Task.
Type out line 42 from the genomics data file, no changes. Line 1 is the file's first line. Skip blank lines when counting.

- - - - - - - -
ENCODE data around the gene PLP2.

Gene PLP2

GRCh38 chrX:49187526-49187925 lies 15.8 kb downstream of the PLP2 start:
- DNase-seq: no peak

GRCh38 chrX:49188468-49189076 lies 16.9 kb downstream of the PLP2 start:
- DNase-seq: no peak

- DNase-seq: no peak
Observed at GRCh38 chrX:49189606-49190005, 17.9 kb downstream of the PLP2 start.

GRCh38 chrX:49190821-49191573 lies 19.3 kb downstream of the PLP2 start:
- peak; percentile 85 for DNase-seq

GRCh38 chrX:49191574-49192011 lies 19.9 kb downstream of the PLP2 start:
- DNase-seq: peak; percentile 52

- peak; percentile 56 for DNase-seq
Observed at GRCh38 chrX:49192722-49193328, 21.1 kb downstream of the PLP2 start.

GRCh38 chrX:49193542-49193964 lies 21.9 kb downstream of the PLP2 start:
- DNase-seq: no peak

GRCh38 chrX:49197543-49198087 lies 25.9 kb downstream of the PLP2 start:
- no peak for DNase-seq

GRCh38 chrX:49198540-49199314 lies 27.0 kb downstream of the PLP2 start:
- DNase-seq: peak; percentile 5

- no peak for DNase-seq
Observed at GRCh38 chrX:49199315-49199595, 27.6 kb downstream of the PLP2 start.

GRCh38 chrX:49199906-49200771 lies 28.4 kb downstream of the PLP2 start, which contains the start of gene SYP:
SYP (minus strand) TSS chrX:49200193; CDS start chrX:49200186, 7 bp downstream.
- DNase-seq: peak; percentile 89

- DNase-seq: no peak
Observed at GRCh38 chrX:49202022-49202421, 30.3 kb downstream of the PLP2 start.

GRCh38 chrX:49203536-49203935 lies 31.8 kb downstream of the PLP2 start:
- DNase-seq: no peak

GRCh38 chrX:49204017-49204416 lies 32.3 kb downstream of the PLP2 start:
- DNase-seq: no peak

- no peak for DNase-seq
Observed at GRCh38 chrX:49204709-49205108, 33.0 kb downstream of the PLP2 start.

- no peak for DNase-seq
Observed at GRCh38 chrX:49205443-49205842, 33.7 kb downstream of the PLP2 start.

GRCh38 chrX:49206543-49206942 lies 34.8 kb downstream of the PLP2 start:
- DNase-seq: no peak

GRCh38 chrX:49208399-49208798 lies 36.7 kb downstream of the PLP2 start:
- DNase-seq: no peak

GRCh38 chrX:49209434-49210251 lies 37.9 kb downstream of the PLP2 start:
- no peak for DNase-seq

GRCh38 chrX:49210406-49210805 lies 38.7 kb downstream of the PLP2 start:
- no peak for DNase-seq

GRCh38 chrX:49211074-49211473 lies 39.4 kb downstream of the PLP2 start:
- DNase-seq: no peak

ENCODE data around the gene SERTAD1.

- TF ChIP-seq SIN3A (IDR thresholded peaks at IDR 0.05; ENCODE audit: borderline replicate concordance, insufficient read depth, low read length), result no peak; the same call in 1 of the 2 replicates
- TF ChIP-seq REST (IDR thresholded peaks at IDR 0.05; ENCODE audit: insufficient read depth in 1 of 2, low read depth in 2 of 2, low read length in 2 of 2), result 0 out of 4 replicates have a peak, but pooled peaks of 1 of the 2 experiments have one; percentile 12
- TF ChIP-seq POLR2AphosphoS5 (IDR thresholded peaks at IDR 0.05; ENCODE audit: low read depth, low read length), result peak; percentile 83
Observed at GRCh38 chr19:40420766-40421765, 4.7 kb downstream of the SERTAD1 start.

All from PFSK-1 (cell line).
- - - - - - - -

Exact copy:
GRCh38 chrX:49210406-49210805 lies 38.7 kb downstream of the PLP2 start: